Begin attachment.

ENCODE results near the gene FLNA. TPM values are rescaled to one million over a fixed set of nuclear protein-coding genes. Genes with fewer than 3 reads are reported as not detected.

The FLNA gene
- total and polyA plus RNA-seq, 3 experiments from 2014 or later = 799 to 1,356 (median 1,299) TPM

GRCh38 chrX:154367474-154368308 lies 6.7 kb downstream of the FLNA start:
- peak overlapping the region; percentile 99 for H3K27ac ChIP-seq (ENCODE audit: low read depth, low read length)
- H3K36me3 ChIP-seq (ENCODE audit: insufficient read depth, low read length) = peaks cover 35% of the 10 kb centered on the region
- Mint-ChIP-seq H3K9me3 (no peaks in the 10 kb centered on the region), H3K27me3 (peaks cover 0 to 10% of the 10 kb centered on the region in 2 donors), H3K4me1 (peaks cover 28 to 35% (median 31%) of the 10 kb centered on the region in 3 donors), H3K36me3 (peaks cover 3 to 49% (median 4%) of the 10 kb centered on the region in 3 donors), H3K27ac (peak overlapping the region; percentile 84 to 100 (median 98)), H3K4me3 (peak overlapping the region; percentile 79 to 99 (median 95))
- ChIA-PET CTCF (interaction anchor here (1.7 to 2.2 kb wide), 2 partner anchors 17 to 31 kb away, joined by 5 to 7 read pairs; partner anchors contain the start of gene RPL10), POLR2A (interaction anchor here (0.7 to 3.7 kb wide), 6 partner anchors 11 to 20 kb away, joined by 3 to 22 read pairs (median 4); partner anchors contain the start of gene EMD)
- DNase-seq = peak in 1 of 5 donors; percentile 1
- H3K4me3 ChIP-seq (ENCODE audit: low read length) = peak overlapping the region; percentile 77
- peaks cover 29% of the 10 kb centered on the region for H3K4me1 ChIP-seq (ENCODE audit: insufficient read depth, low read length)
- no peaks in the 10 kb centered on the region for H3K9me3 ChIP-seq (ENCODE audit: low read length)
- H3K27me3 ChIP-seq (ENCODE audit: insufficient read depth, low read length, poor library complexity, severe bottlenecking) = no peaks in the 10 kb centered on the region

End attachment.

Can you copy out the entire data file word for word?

ENCODE results near the gene FLNA. TPM values are rescaled to one million over a fixed set of nuclear protein-coding genes. Genes with fewer than 3 reads are reported as not detected.

The FLNA gene
- total and polyA plus RNA-seq, 3 experiments from 2014 or later = 799 to 1,356 (median 1,299) TPM

GRCh38 chrX:154367474-154368308 lies 6.7 kb downstream of the FLNA start:
- peak overlapping the region; percentile 99 for H3K27ac ChIP-seq (ENCODE audit: low read depth, low read length)
- H3K36me3 ChIP-seq (ENCODE audit: insufficient read depth, low read length) = peaks cover 35% of the 10 kb centered on the region
- Mint-ChIP-seq H3K9me3 (no peaks in the 10 kb centered on the region), H3K27me3 (peaks cover 0 to 10% of the 10 kb centered on the region in 2 donors), H3K4me1 (peaks cover 28 to 35% (median 31%) of the 10 kb centered on the region in 3 donors), H3K36me3 (peaks cover 3 to 49% (median 4%) of the 10 kb centered on the region in 3 donors), H3K27ac (peak overlapping the region; percentile 84 to 100 (median 98)), H3K4me3 (peak overlapping the region; percentile 79 to 99 (median 95))
- ChIA-PET CTCF (interaction anchor here (1.7 to 2.2 kb wide), 2 partner anchors 17 to 31 kb away, joined by 5 to 7 read pairs; partner anchors contain the start of gene RPL10), POLR2A (interaction anchor here (0.7 to 3.7 kb wide), 6 partner anchors 11 to 20 kb away, joined by 3 to 22 read pairs (median 4); partner anchors contain the start of gene EMD)
- DNase-seq = peak in 1 of 5 donors; percentile 1
- H3K4me3 ChIP-seq (ENCODE audit: low read length) = peak overlapping the region; percentile 77
- peaks cover 29% of the 10 kb centered on the region for H3K4me1 ChIP-seq (ENCODE audit: insufficient read depth, low read length)
- no peaks in the 10 kb centered on the region for H3K9me3 ChIP-seq (ENCODE audit: low read length)
- H3K27me3 ChIP-seq (ENCODE audit: insufficient read depth, low read length, poor library complexity, severe bottlenecking) = no peaks in the 10 kb centered on the region